Happy New Year, everyone!I recently returned from eleven days in Australia. It was an amazing getaway. And honestly, it couldn't have come at a better time. A time when admittedly, I'm a little confused about life, love, and oh how the list goes on...On my trip, I met many interesting travelers. In fact, I spent a night at sea with 23 of them on the SV Whitehaven sailboat. They came from Germany, England, France, Sweden, etc. It was a great group and by the end of our journey to and from Whitehaven Beach, we all became quite good friends. And our boat started to feel like home.There, on a boat in the middle of the ocean, I felt at home. This experience, and the many new people I met (some who are traveling for years at a time), inspired me to create the print series below. Reminders that love doesn’t have to be defined by marriage or babies. And home doesn’t have to be defined by a house with four windows and a door. Love is all around us. And home is wherever we make it. Love Is All AroundTraveler's CompassI also entered these prints into Minted's Work of Art Challenge. So if you like them, click here and here to vote (voting ranges from 1-5 and ends January 21). And as always, thanks for reading!
A lot has happened over the past couple of weeks. Multiple close friends have gotten engaged (Congrats Melinda + Kara, Lindsey + Brent!), I became an aunt and Godmother (Congrats Jonny + Brigid!) and I celebrated turning 30 while sipping wine in the vineyards of Northern California.But in all honesty, I am having trouble pinpointing exactly how I feel about all of these milestones. On one hand, it is all very exciting. But on the other hand, it concerns me how quickly life is flying by.I think Audrey Hepburn described my feelings best. She once said, "Getting older doesn't frighten me, but I wish I didn't have to because I like life a lot."So true. In fact, I love this quote so much, I decided to make it a print to commemorate my 30th birthday celebration in Sonoma, California. Enjoy!
I know. I haven't posted much lately. I apologize to anyone who looks forward to reading these things. (I'm lookin at you, Aunt Lou.)But I promise there's good reason for it. Here it is.Remember when we were kids and we had time to rejuvenate after a long school year? It was called "summer vacation." And it came with that same over-excited feeling every year.But now, it seems like summer just comes and goes, doesn't it? And a lot of us see most of it through office windows.[morning at Stuart Goldenberg's photo studio in Philadelphia]But just because we're not kids anymore doesn't mean we don't still need time to reenergize. In fact, we probably need it more. So I've decided that this year, I'm actually going to treat summer like summer.I kicked it off a few weekends ago with a surf trip to Cocoa Beach, Florida. And the morning of my flight, I woke up with the same over-excited feeling I used to get on the last day of school.In Cocoa Beach, the weather was perfect, the beach was beautiful, the waves were ideal for beginner surfers and Pete Dancer over at Cocoa Beach Surf Company gave some killer lessons. I highly recommend it.I followed that up with Memorial Day weekend in Dewey Beach, and spent this past weekend in Baltimore enjoying some Natty Bohs and baseball. Because I've decided that this year, I'm not going to let summer slip away from behind a computer.I guess what I'm trying to say is, sorry I'm not sorry for going light on the blog posts lately :-) Happy summer, all!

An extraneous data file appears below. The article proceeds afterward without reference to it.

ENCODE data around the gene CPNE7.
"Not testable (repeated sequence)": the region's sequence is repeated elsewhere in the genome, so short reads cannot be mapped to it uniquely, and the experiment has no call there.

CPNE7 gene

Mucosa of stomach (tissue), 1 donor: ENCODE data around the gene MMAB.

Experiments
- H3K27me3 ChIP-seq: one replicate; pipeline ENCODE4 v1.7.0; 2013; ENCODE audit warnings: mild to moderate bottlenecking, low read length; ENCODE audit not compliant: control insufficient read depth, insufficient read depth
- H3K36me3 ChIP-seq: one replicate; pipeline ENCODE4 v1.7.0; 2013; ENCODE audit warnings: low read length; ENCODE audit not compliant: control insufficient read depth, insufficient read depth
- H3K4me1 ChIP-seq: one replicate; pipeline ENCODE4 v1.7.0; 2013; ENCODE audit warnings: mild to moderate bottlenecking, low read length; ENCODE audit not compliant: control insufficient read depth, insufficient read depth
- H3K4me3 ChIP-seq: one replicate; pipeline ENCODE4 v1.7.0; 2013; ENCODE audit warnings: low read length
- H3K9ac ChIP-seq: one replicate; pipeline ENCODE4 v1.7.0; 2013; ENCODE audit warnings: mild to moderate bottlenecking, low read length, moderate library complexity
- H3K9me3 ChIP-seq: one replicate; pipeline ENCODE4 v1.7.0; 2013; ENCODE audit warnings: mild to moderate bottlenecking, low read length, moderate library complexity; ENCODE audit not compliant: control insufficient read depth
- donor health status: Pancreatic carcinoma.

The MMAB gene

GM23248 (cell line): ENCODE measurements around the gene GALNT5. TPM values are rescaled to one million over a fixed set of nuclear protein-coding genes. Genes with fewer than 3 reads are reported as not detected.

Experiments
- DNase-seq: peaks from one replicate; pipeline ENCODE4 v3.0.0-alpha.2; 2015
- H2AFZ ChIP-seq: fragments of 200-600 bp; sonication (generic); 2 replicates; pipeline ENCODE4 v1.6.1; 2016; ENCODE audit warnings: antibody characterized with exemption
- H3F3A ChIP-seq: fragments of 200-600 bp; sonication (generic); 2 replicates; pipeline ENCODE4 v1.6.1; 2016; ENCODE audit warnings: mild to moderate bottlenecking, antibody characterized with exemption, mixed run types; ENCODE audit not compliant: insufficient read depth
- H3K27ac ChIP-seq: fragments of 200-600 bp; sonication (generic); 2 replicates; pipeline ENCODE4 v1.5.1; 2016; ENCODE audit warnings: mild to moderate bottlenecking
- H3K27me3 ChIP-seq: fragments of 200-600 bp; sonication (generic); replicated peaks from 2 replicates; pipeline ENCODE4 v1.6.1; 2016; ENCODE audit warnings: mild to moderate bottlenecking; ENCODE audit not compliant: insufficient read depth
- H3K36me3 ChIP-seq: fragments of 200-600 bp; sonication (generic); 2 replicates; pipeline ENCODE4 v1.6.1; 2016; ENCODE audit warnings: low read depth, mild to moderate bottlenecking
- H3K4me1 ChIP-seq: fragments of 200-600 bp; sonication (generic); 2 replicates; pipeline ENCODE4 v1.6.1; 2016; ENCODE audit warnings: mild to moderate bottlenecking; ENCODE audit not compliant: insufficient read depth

As I mentioned last week, I recently returned from an amazing trip to Peru.My favorite part of the trip was dusting off my Spanish. It has always been a love of mine, so practicing it in real-life situations was such a treat. And in only nine days, my Spanish improved significantly.And that got me thinking. Design is very much a language too, isn't it? It is a way of communicating information, and just like any spoken language, the best way to improve upon it is to practice it.We could study design in a classroom for years. We could know every designer, color and typeface out there. But it's the physical act of designing that is going to make us good. So take on real-life projects. Solve real-life problems. Practice design like a language. Speak it often.Do you think design is a language?